First, Toledo states that the old model was for “advocacy organizations” to influence media by “sending press releases, holding press events, submitting letters to the editor, and publishing newsworthy information.” The editor or columnist then acted as a filter, and organizations with good reputations “could generally count on professional journalists to dismiss accusations that did not have a solid foundation.”

Concerned about how both CNN and the New York Times appear to be increasing citizen involvement on their sites, Toledo says “the editor’s role shrinks while the role of the ‘citizen journalist’ grows. Leading news sites… will invite the public to submit their own stories and, through a combination of popularity and relevance, the public will drive which stories make it through the firewall onto the evening news. It’s not simply that more op-eds will make it onto the editorial pages — these citizen journalists will drive which stories grab the attention of the news reporters as well.” (Note: The New York Times does not publish citizen contributions in the manner of CNN iReport.)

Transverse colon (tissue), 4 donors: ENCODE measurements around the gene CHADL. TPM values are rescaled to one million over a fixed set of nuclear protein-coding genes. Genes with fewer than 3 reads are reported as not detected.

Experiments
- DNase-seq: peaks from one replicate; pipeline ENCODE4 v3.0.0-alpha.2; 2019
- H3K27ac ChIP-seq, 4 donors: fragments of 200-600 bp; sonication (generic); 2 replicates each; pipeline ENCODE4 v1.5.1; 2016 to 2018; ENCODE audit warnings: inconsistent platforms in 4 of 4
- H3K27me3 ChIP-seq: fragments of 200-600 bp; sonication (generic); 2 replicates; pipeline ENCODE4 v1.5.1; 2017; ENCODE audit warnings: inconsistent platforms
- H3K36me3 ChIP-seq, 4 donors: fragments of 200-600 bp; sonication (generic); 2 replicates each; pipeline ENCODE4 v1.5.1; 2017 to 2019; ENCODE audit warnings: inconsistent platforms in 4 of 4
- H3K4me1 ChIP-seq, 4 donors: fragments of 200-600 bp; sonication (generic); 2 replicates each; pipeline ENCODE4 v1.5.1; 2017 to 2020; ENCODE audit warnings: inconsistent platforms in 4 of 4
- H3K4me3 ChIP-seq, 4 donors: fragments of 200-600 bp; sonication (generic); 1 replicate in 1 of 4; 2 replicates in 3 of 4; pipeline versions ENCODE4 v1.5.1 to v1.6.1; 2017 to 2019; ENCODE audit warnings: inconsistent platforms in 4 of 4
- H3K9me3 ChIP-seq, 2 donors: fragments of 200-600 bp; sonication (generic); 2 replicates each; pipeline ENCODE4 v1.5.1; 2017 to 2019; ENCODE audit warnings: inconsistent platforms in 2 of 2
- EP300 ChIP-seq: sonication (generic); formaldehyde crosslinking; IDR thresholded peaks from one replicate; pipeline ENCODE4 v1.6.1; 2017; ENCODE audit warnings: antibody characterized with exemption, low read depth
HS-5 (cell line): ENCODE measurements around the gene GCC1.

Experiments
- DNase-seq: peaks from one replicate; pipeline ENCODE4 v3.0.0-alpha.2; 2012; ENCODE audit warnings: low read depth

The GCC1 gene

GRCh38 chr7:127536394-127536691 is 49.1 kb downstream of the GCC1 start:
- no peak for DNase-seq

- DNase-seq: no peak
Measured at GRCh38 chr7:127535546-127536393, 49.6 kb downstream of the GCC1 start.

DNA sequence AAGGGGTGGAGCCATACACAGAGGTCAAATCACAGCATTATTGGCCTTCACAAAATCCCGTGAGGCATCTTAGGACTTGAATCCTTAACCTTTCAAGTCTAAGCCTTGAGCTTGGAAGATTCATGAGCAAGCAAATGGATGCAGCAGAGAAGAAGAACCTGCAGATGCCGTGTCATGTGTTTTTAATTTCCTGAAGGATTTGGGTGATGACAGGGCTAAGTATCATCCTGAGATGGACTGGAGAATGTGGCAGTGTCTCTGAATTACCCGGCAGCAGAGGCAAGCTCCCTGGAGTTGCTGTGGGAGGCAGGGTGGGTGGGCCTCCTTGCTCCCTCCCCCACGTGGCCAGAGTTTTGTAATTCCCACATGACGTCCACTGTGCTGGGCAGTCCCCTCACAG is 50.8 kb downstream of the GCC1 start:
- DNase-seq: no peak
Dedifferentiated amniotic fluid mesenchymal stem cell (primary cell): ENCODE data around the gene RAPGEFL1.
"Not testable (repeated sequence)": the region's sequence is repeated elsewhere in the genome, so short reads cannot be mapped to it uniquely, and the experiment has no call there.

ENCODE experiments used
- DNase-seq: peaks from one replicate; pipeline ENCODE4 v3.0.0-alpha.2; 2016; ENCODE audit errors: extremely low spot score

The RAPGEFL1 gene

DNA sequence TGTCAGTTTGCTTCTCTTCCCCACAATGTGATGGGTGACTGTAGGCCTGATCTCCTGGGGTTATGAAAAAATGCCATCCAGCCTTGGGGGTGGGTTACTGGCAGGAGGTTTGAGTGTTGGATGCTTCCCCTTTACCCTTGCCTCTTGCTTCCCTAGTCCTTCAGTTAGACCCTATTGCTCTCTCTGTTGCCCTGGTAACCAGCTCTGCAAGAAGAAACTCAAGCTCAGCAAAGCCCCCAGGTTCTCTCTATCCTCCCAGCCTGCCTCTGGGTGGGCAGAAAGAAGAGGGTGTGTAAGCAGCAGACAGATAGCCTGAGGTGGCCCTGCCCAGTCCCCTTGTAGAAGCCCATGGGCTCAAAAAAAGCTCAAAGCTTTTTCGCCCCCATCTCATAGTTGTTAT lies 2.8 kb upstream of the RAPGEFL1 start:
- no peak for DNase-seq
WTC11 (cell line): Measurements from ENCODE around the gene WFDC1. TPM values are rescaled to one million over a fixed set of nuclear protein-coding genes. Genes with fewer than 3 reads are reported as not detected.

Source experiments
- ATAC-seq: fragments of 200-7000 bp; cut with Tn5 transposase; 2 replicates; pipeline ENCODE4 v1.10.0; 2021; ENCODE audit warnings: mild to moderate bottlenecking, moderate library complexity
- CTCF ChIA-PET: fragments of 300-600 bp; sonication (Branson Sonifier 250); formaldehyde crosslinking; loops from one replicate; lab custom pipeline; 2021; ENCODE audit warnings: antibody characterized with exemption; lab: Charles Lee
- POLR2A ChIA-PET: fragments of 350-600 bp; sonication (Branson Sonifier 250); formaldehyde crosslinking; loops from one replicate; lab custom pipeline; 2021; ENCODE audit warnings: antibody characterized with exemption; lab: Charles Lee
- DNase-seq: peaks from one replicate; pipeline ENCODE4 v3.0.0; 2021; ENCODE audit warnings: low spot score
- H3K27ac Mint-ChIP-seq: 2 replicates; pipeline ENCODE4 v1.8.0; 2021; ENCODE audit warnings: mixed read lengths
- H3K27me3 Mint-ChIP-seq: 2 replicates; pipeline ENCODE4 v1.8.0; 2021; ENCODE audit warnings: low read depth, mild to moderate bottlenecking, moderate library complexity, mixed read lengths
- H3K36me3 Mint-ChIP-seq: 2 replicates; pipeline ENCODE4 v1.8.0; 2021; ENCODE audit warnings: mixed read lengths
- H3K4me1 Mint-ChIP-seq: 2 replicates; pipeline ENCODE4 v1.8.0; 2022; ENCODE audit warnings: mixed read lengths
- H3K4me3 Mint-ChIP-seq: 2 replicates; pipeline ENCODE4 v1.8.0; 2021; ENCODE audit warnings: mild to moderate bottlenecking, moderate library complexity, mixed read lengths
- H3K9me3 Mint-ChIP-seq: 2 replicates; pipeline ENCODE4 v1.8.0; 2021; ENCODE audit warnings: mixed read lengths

Toledo depicts “citizen journalism” as having the potential to be tool of special interests, and warns of “ideological opponents” that might flood services like CNN’s iReport with negative information and spurious commentary, and that this might make it, unfiltered, on to CNN.

Her advice to nonprofit managers who might not understand this “fusion of social networking and news” is to urge content creation: “The upside is that a nonprofit will be able to take full advantage of its local supporters. In the past, these organizations urged their supporters to submit letters to the editor in response to a news story, but today’s proactive entities will prompt supporters to submit content to create the news.”